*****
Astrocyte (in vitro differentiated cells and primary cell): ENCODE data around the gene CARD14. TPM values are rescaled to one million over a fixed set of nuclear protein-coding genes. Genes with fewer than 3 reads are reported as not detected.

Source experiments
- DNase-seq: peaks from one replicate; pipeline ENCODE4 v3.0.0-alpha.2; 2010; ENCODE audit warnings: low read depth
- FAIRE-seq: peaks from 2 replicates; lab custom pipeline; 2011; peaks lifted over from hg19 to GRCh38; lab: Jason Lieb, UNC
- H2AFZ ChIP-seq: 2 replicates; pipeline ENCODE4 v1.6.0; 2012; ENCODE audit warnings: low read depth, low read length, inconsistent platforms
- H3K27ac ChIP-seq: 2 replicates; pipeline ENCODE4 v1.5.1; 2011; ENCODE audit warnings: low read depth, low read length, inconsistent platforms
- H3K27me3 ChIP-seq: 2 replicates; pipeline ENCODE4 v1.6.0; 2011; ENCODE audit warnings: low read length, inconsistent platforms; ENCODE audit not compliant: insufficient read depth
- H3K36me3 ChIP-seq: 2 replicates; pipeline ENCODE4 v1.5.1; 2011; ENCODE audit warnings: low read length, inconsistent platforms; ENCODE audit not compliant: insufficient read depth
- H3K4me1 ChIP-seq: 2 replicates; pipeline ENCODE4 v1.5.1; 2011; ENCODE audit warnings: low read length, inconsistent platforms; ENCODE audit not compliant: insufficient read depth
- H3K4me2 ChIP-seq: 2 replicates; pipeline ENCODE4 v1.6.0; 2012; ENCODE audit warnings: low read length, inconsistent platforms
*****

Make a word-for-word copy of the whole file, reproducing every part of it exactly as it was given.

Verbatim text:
Astrocyte (in vitro differentiated cells and primary cell): ENCODE data around the gene CARD14. TPM values are rescaled to one million over a fixed set of nuclear protein-coding genes. Genes with fewer than 3 reads are reported as not detected.

Source experiments
- DNase-seq: peaks from one replicate; pipeline ENCODE4 v3.0.0-alpha.2; 2010; ENCODE audit warnings: low read depth
- FAIRE-seq: peaks from 2 replicates; lab custom pipeline; 2011; peaks lifted over from hg19 to GRCh38; lab: Jason Lieb, UNC
- H2AFZ ChIP-seq: 2 replicates; pipeline ENCODE4 v1.6.0; 2012; ENCODE audit warnings: low read depth, low read length, inconsistent platforms
- H3K27ac ChIP-seq: 2 replicates; pipeline ENCODE4 v1.5.1; 2011; ENCODE audit warnings: low read depth, low read length, inconsistent platforms
- H3K27me3 ChIP-seq: 2 replicates; pipeline ENCODE4 v1.6.0; 2011; ENCODE audit warnings: low read length, inconsistent platforms; ENCODE audit not compliant: insufficient read depth
- H3K36me3 ChIP-seq: 2 replicates; pipeline ENCODE4 v1.5.1; 2011; ENCODE audit warnings: low read length, inconsistent platforms; ENCODE audit not compliant: insufficient read depth
- H3K4me1 ChIP-seq: 2 replicates; pipeline ENCODE4 v1.5.1; 2011; ENCODE audit warnings: low read length, inconsistent platforms; ENCODE audit not compliant: insufficient read depth
- H3K4me2 ChIP-seq: 2 replicates; pipeline ENCODE4 v1.6.0; 2012; ENCODE audit warnings: low read length, inconsistent platforms